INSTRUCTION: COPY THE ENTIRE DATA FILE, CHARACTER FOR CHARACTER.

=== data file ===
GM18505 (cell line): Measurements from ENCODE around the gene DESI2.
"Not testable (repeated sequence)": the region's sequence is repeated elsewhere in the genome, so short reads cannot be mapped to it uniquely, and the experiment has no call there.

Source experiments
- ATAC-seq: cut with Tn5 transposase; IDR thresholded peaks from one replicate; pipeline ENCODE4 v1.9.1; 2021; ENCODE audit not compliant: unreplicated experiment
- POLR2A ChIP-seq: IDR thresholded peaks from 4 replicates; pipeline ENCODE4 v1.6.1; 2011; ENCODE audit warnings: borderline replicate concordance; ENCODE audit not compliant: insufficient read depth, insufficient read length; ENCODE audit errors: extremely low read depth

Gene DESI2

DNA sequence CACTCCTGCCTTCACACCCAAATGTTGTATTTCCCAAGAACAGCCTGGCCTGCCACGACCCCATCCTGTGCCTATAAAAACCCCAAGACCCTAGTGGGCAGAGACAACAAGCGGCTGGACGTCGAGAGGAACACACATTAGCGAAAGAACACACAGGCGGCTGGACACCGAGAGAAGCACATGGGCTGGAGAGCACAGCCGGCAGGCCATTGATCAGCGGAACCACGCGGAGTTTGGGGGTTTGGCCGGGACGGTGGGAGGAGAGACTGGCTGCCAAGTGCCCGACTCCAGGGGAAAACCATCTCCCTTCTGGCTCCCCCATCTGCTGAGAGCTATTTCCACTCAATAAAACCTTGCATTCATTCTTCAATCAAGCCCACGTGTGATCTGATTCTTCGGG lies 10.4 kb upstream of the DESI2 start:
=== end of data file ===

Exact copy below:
GM18505 (cell line): Measurements from ENCODE around the gene DESI2.
"Not testable (repeated sequence)": the region's sequence is repeated elsewhere in the genome, so short reads cannot be mapped to it uniquely, and the experiment has no call there.

Source experiments
- ATAC-seq: cut with Tn5 transposase; IDR thresholded peaks from one replicate; pipeline ENCODE4 v1.9.1; 2021; ENCODE audit not compliant: unreplicated experiment
- POLR2A ChIP-seq: IDR thresholded peaks from 4 replicates; pipeline ENCODE4 v1.6.1; 2011; ENCODE audit warnings: borderline replicate concordance; ENCODE audit not compliant: insufficient read depth, insufficient read length; ENCODE audit errors: extremely low read depth

Gene DESI2

DNA sequence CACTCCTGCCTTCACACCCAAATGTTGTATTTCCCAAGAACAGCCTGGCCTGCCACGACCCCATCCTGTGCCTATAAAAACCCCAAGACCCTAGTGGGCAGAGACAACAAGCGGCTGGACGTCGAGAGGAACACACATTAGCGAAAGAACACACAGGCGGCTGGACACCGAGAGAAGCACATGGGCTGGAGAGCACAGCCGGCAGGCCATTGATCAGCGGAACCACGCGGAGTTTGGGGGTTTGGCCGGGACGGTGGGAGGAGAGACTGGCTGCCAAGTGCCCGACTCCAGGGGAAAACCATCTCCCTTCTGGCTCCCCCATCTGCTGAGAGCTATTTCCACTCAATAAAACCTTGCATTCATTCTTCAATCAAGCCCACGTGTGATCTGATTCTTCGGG lies 10.4 kb upstream of the DESI2 start: